Equally or even less generously, climate denier/coal magnate David Koch said Obama "didn't contribute much at all."
Moving beyond these in-depth analyses, is there any fair way to analyze it? We could try by assigning credit and blame before you know the outcome, as in what I wrote on January 22:
With exactly two years since Obama's inauguration having passed, I'm somewhat arbitrarily picking this as the time where his administration bears greater responsibility for anything done well or poorly by the executive branch than any previous administration. Credit and blame can be adjusted on a case by case basis - for example, Bush bears more responsibility for 9/11 than Clinton because he downgraded counter-terrorism efforts - but as a general matter this makes some sense to me.
Of course, the president with the next most responsibility is Bush, without adjusting on a case by case basis.
So on with the adjustments! For Bush, we have screwing up Tora Bora by not committing enough troops and trusting allies he shouldn't have, and generally pulling CIA assets out of Afghanistan and into Iraq, and the small matter of his share of blame for letting 9/11 happen at all. To Bush's credit, there's eventually relying on the patient intelligence gathering game that Obama continued through another 2-plus years.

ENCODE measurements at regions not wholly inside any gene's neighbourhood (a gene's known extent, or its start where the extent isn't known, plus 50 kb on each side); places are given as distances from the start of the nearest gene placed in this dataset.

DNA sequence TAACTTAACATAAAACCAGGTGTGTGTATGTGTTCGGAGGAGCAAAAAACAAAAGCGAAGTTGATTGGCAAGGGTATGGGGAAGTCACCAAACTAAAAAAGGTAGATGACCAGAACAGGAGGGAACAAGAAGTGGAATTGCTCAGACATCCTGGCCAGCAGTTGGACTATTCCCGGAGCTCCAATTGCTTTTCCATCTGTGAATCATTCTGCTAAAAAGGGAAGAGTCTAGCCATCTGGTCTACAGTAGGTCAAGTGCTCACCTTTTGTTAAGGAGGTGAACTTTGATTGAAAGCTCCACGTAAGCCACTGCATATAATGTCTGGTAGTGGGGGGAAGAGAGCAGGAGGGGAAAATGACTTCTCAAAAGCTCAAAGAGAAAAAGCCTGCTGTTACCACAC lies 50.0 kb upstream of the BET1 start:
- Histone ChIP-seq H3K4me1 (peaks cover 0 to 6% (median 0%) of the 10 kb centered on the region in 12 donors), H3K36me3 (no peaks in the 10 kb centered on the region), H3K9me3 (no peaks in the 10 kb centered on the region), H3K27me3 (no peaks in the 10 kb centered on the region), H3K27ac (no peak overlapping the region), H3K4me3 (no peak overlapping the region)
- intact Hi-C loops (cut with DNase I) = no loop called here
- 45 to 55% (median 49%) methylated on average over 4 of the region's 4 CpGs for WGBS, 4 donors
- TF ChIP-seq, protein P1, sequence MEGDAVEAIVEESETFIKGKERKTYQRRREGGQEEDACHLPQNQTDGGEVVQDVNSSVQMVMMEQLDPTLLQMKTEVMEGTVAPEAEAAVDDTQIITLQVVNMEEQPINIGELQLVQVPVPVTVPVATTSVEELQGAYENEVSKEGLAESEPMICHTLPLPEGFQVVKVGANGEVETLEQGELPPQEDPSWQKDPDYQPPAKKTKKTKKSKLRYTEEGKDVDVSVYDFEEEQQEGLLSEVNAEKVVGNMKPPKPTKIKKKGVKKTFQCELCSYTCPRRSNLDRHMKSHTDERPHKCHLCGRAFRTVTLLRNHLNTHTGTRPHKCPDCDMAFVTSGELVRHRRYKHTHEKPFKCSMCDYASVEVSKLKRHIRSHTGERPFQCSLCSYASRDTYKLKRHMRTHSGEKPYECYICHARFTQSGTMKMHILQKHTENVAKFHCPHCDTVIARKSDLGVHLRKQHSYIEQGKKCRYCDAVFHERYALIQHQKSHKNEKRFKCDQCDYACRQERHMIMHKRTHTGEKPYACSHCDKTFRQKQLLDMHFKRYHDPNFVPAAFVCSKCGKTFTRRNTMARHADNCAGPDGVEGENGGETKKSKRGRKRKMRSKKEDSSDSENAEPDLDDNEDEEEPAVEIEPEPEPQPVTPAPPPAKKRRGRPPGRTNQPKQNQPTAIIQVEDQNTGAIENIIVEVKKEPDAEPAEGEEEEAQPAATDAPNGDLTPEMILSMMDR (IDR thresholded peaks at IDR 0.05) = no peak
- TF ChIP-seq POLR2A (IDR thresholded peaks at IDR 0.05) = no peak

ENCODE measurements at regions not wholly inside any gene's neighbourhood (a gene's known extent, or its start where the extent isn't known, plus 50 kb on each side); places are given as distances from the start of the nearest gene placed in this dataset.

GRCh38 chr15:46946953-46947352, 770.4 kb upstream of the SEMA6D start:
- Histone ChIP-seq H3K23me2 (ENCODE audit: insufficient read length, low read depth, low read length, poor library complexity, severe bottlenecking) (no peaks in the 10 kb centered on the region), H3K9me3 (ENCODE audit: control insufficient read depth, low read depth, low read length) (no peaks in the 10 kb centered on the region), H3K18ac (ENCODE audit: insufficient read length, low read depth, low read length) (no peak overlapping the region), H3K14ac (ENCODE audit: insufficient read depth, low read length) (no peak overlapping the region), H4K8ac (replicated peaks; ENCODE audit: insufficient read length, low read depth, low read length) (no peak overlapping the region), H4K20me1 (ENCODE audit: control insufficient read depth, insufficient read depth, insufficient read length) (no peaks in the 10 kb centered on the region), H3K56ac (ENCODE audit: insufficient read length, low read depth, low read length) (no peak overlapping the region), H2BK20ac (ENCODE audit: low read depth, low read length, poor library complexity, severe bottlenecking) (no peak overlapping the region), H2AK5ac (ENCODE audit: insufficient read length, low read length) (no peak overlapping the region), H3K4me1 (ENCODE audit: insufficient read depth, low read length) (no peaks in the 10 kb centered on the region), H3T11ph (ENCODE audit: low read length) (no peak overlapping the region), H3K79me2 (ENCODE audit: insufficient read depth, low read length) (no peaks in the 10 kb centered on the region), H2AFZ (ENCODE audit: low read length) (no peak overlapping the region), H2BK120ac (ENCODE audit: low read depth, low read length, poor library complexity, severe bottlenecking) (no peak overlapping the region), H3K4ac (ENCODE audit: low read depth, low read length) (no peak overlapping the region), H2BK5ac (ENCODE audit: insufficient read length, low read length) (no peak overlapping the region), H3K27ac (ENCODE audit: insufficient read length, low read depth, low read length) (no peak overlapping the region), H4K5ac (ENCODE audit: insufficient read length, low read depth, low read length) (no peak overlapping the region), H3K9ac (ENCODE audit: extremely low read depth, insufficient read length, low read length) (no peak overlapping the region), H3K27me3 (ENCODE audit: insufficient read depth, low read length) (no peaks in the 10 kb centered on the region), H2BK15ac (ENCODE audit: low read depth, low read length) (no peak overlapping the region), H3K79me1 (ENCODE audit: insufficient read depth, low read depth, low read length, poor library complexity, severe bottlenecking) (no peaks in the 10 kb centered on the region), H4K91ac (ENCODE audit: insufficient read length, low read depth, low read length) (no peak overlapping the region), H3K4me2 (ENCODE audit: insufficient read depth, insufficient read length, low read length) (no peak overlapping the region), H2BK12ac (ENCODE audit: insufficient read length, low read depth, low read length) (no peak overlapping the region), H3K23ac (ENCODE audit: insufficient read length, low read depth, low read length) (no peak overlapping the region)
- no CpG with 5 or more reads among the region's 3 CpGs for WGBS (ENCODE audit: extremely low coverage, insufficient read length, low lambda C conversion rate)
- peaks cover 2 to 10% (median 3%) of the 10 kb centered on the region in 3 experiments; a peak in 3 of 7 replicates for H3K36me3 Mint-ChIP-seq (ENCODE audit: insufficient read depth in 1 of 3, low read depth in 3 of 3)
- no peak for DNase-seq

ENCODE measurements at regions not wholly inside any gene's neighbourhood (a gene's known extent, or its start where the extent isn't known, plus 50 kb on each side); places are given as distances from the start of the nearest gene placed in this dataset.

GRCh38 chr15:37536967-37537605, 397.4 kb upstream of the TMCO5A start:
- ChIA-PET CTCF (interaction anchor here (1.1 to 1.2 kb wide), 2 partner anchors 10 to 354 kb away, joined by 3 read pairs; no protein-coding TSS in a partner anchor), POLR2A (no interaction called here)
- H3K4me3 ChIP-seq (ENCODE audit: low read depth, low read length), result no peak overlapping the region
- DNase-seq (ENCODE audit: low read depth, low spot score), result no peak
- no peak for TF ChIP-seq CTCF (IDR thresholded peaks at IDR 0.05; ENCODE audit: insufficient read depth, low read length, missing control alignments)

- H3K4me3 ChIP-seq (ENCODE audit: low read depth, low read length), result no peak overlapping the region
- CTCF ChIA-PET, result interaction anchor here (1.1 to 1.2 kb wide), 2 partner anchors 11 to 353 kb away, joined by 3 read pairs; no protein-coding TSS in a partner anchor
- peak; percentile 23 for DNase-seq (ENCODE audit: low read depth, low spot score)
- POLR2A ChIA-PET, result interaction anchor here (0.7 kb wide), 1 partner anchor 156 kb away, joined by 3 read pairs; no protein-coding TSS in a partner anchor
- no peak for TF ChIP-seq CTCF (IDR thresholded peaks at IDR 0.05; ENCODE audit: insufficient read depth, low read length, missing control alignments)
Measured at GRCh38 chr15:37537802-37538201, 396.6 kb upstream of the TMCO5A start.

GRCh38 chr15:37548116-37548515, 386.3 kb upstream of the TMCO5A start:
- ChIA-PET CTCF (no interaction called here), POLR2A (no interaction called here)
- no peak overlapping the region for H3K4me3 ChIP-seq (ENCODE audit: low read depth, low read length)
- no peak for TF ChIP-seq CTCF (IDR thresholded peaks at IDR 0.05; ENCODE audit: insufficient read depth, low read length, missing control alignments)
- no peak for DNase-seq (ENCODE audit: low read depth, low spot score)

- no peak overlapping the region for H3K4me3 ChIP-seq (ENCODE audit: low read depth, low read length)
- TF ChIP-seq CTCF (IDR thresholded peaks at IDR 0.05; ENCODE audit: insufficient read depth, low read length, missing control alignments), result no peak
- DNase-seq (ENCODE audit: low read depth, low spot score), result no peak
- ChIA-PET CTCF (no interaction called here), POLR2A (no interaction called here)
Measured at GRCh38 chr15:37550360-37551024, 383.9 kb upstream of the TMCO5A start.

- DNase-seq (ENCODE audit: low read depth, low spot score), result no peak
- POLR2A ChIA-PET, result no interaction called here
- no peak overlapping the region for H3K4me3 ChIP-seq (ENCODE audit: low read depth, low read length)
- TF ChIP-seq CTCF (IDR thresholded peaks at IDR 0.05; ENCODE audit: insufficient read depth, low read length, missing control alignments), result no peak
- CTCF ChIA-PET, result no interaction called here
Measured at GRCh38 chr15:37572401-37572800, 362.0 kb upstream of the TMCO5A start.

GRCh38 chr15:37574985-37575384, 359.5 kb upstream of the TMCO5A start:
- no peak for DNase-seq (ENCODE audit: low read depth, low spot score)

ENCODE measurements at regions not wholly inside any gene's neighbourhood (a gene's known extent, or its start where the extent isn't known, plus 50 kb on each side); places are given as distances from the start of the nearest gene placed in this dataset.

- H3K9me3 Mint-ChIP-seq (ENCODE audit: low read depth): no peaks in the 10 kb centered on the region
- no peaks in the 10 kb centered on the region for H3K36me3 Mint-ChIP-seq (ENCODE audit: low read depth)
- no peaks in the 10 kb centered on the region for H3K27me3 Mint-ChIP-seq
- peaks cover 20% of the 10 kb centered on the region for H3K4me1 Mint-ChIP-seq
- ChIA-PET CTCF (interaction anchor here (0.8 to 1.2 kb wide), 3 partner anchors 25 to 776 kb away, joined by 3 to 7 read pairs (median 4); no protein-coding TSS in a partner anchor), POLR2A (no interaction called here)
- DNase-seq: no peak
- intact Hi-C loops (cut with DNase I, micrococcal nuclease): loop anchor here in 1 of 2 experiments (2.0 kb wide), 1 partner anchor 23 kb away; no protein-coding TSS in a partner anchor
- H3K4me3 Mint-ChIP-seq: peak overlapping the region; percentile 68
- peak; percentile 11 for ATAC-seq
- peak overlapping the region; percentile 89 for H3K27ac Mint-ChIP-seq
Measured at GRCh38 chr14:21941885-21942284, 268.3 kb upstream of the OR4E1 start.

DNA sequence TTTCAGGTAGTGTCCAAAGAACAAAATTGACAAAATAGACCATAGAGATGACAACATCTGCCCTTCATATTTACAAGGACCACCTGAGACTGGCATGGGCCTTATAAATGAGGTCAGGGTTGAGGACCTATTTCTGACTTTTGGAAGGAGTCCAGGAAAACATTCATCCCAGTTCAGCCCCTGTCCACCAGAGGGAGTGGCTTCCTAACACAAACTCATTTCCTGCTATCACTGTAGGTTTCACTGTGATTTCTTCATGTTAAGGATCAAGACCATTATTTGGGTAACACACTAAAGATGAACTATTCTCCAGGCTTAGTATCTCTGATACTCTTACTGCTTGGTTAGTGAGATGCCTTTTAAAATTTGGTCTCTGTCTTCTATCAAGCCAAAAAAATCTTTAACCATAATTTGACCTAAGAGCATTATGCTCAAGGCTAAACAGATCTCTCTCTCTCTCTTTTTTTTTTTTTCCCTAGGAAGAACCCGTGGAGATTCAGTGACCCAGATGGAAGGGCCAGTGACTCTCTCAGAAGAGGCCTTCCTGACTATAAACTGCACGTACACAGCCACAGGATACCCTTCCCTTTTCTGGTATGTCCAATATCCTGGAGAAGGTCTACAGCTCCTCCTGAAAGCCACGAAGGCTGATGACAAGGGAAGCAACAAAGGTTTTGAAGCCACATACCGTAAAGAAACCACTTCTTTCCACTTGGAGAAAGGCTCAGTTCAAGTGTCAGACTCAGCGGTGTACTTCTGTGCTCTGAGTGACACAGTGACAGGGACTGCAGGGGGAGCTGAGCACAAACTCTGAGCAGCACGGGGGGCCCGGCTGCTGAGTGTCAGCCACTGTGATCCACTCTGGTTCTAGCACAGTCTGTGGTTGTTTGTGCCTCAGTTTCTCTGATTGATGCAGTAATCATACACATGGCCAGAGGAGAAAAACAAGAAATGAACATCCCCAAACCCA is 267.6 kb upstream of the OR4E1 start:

Obama gets credit for warning in the campaign that he would go after Osama in Pakistan, despite criticism from McCain and Hilary. Obama also gets credit for a manned ops instead of bombs. Bombs may have killed Osama just as well, but there'd be no body, no intel from captured material, much more collateral damage, and massive outrage from Pakistan unleavened with the current mix of outrage plus embarrassment. And Obama reconstituted the CIA bin Laden unit that Bush had demobilized.
Finally, we've got torture. Bushies like to point out that the people they had tortured gave the initial intel that eventually led to Osama. Far fewer of them realize that the captives held out during the torture sessions and only gave up the info months later during standard interrogations. I don't think this particular set of info is entirely clear, but I'd tend to score it against Bush and the pro-torture wing of the Republican Party.
I won't attempt to make a definitive adjustment for the credit game, but qualitatively I'd start off with my initial preponderant share of credit to Obama, adjust upward for his decisions, and mostly adjust downward for Bush's choices.
David Koch, in the end, can add one more facet to his denialism.